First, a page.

We're on the home stretch of Tales From The Tomb...
Today's posting offers two of its freakiest stories, plus one of its most oddly moving and, dare I say, poetic.
Freak flags fly first with the slice of psycho-horror that is "Crazy Quilt." This is THE story from TFTT that most who read it as kids remember with a shudder. Well, just see for yourself...
"Crazy Quilt" is, at once, John Stanley's kookiest piece, and one of his most revealing as a writer.
The concept is sheer nightmare lunacy. It is a perfect sort of childish bad dream. Being quilted, in the cold light of day, may not strike a mature adult as terrifying. It might actually be a virtue in colder climates.
But from the viewpoint of a child, to whom the world is a sweltering mass of unknown and untested things, this concept is most potent. The idea that a comforting, warming object like a quilt could become something frightening and dangerous is appropriate for a child's imagination.
For a man who said "I don't believe in therapists and pills," Stanley turns in a stellar performance-in-words via poor Miss Birkley, the protagonist. She twists and turns on the psychiatric couch as she tells her story, rich in details and punctuated... with... synapses. I feel that Stanley sympathizes with her.
Therein, we find an interesting variant on the "you are doomed... doomed... DOOMED!" bit that appears in some of Stanley's later Little Lulu stories, and in the harrowing encounters, in Nancy and Sluggo, between Sluggo and the push-button psychotic McOnion.
The rich attention to detail, in Miss Birkley's theraputic monologue, anticipates the nervous, similarly vulnerable dialog of Stanley's Thirteen Going On Eighteen. Stanley's dialogue grew longer and more intense in the 1960s. This talky trend reached an apotheosis in his last work for comix, the first issue of O. G. Whiz (which you'll find in an earlier installment on this blog).
The villain of the piece, of course, is the psycho-therapist-slash-quilter.
Next is a curiously poignant story with subtle scare elements--"The Cat That Was Part of The Night."
"The Cat That Was Part of The Night" suggests a lost Val Lewton horror movie of the 1940s. It is more about domestic tension and dysfunctional adults than horror, per se.
The most charged moments in the story concern the trauma of separation between the little girl, Sue, and her black cat Sammy.
We've seen a dress rehearsal for this scene in the "Li'l Eight Ball" story from New Funnies #101, which was posted HERE not so long ago.
In both stories, Stanley invests the moment of separation with much drama. He is better able to voice this pain in "The Cat..."
Here, he paints a strong portrait of an effed-up family dynamic. Dinah is a commonly-seen 1960s Stanley character--the shrill harridan whose job in life is to bitch and moan and make the world around her tense.
Dinah and Jerry do not get along very well. Jerry is a passive schlump, while dominating Dinah rides him with gusto. Both adults use the child, Sue, for emotional target practice, scoring indirect but vicious hits on one another in her name.
Sue has retreated into a pacifying bond with her cat, Sammy. She describes him poetically on the story's third page:
"Sammy is black--like the night! Sammy is a little part of the night! If he's put out he'll go back into the night!"
All the supernatural elements in this story occur off-stage. We see them through Sue's eyes. She becomes chillingly cruel as she watches Dinah being shredded to bits by the resurrected cat:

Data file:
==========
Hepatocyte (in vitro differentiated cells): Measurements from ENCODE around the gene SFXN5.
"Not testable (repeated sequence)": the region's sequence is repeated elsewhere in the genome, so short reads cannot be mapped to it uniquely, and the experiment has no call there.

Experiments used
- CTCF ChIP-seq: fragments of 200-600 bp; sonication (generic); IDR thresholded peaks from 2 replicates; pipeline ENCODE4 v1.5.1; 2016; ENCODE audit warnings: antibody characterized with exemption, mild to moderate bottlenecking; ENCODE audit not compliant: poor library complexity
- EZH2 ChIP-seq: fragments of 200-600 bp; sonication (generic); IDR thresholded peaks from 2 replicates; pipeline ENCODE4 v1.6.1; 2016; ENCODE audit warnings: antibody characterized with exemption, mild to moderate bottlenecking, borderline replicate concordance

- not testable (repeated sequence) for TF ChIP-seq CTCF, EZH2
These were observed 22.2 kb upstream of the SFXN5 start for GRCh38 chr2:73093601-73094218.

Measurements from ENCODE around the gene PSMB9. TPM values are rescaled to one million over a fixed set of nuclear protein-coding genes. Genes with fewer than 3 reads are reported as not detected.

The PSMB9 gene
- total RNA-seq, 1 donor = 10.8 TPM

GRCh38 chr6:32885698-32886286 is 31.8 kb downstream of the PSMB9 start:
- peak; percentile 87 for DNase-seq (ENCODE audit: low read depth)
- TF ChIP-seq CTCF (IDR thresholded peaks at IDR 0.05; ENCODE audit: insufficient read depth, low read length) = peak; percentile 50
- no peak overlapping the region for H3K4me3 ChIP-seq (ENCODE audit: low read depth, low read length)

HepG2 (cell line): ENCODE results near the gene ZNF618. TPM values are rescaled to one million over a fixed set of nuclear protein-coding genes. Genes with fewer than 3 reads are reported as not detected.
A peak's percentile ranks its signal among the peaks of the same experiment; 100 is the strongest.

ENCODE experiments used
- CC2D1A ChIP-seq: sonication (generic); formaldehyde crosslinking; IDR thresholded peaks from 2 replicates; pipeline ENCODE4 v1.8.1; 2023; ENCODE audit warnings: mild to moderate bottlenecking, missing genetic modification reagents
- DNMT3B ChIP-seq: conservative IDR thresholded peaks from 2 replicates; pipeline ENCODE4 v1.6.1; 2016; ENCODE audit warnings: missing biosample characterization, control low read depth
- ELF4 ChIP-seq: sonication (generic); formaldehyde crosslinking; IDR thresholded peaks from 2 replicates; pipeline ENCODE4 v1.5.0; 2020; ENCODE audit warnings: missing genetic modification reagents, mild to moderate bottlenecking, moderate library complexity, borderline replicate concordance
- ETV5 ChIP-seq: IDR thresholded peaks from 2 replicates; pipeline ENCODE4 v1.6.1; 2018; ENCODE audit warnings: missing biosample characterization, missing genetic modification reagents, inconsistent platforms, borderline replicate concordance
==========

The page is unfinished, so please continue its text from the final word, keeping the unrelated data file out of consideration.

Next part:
In the cold light of day, police surmise that it was your run of the mill raspberry bush scratch/broken neck combo. But Sue knows better.
"The Cat That Was Part of The Night" is the most powerful and convincing story in Tales From The Tomb. I wish the artwork were stronger. The artist does a sort of pastiche of Jack Kamen, George Evans and that Madison Avenue drawing style of the Space Age. The results are, like much of this book, oddly primitive. Yet they somehow--if just barely--succeed.
Back to Wonkyland for "The Long Wait"-- no relation to the Mickey Spillane novel of the same name.
The Tales From The Tomb formula--novel concepts made zany and dream-incoherent--reach their peak in "The Long Wait."
In this story, Stanley calls one of his pet themes--that rich people are no damned good--and gives it a new twist.
Here, we see a very rare instance of a wealthy person (and an admitted scoundrel) willing to atone for his misdeeds. Despite the physical improbability of the story's last panel, "The Long Wait" impresses with its blend of grim ritual and of a miscreant baring his soul and confessing his crimes.
Rich, detailed dialogue fills this story. Mr. Drone's ironic recitation of the "classic" version of his life story, followed by what really happened, is among Stanley's most impressive writing. As well, the interactions of Drone and his man servant, Robert, in a situation usually played for black comedy in Stanley's world, are handled here with impressive gravity.
The concept for the story's shock ending is worthy of the best of the E.C. horror comix. Its shoddy treatment by the artist really robs this piece of its potential impact. As it stands, its blend of grave, affecting dialogues and a kooky finale are par for the TFTT course.
And now, to clear the palate, here's another one-pager, "Goblin's Ball"-- a goldmine of runaway ellipses...
Until... next... time...
Crazy Quilt presents a very similar situation and punch-line as Stephen King's short story the Boogeyman. King has stated that old horror comics had an impact on him as a youth. I can't help but think he must have read this at some point before writing his own story.
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